The instructor used a number of classroom management techniques. The mic-check activity discussed earlier in this report is an example of one of these techniques. During the retrospective interview, the first-year instructor shared that managing an online learning environment with 20 students can be challenging. He shared that it’s difficult to carry on intimate and meaningful conversations with 20 people via Skype. Therefore, to encourage more interaction and conversation between participants, he employs workgroups. The workgroups are an important and consistent component of most of his classes. The use of small groups encourages social learning, which is learning through interaction with a community, (Horton, 2012).
The first-year instructor accommodated the three basic learning styles: visual, auditory, and kinesthetic in the class session (Baehr & Cargile-Cook, 2015).
The instructor provided a visual (see Figure 2) to help explain the elements of the rhetorical situation as they relate to proposal writing. He also used common visual design principles in the development of his syllabus and agenda (i.e., appropriate headings, font sizes, white space, etc.).
Figure 2: Rhetorical Triangle
At the beginning of class, the instructor verbally outlined the agenda. During class, he introduced and verbally reiterated key concepts. At the end of each segment, he provided verbal summaries.
The students were required to read, write, and present as part of this session. Students read a chapter from the textbook before arriving to class with the understanding that they would be required to discuss and apply information from the reading. In addition, students participated in a group writing activity that provided the learners with an opportunity to apply and practice the skills and knowledge that they had acquired from the reading (Baehr & Cargile-Cook, 2015). Finally, the students were asked to present their group work to the class with the expectation that fellow students would question the group members about their choices, processes, and motives.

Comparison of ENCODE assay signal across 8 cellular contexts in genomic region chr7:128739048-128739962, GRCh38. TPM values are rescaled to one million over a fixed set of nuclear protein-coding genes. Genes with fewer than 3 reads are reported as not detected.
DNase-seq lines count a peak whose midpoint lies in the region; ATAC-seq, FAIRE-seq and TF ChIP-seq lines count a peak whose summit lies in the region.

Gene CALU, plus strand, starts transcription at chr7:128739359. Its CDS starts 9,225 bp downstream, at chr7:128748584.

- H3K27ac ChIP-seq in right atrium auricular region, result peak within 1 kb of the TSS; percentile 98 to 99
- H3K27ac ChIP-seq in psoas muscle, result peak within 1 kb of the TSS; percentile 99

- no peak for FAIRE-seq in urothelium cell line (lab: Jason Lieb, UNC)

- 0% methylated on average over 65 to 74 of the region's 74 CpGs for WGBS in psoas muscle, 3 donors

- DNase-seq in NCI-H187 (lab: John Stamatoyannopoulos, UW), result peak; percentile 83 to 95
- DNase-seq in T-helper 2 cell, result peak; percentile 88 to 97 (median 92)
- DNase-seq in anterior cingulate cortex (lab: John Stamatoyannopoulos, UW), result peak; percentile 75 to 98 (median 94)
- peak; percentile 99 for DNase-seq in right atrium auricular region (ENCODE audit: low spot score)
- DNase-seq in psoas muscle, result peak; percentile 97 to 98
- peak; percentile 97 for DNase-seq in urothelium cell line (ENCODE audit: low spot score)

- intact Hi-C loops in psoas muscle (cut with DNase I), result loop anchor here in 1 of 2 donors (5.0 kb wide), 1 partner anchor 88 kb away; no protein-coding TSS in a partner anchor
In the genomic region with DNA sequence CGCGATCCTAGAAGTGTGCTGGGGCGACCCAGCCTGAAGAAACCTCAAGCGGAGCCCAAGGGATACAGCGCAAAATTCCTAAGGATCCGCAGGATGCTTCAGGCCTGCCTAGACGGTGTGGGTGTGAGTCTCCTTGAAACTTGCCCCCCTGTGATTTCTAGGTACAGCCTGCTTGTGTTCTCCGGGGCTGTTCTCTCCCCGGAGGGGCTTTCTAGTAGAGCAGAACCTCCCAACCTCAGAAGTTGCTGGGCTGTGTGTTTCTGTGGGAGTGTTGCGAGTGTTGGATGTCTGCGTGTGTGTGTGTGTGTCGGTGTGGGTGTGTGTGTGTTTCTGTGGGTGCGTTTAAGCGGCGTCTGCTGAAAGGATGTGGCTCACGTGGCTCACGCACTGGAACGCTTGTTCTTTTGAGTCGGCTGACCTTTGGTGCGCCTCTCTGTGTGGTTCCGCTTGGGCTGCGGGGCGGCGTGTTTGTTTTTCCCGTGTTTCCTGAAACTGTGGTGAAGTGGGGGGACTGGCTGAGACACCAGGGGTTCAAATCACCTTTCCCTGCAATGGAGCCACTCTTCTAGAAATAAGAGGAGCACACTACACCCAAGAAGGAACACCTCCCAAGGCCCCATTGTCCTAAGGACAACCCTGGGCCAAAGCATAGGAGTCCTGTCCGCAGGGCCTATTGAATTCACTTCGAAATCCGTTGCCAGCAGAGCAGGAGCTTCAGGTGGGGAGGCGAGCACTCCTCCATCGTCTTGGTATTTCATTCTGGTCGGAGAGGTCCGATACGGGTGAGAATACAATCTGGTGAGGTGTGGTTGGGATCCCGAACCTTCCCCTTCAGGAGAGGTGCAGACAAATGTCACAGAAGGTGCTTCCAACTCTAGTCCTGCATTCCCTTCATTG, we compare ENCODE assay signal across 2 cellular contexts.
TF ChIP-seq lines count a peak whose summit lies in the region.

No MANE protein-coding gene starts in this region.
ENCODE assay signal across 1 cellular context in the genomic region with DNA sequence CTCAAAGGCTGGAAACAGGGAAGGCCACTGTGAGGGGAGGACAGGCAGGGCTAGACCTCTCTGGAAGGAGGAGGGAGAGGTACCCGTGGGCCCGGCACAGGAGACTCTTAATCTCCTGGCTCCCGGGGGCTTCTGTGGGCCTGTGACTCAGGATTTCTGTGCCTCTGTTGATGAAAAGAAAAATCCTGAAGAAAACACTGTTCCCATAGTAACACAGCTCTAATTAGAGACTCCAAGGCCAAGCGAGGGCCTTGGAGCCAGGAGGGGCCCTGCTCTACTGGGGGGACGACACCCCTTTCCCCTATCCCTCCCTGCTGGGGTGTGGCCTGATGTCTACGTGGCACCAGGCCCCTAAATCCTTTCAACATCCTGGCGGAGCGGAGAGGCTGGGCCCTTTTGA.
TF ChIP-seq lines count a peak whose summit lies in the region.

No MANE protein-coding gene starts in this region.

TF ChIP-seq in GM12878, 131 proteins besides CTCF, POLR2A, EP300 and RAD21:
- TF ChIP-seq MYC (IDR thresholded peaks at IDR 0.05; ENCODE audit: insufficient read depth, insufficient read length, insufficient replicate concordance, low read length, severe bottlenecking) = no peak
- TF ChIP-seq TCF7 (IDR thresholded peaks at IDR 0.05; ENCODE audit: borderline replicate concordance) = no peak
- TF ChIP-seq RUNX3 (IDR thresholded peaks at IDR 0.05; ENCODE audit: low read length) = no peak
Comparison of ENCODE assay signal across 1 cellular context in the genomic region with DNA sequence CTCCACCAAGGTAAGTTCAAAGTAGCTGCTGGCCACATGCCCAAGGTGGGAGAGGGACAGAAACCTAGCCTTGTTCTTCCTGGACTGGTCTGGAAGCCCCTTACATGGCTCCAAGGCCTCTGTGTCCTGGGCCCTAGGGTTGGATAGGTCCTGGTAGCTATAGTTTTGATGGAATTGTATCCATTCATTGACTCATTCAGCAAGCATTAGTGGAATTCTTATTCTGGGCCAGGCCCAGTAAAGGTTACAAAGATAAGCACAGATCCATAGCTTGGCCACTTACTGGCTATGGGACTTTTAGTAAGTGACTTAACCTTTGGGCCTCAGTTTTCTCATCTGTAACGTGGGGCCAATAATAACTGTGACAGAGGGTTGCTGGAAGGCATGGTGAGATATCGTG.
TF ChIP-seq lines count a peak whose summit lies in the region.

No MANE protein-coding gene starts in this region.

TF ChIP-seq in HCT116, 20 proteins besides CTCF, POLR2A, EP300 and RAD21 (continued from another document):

The first-year instructor addressed different adult-learning (andragogy) factors in the design and delivery of his course, including relevance, involvement, and control (Lee & Owen, 2004).
The proposal writing unit was the second unit covered in the course. The first-year instructor aligned the units to match a relevant, real-world workflow. “Without such application, such information might be discounted as irrelevant, tangential, or not useful to the adult learner” (Baehr & Cargile-Cook, 2015). First, the participants were required to prepare high-quality resumes to attract clients (Unit 1). Once a client showed interest, the participants were asked to prepare a proposal for work (Unit 2). After winning the opportunity to serve the client, the participants prepared a client deliverable (Unit 3). The sequence of instruction and the activities performed mirrored a real-world process. In addition, the process involved the analysis of a complex situation and the design of an innovative solution.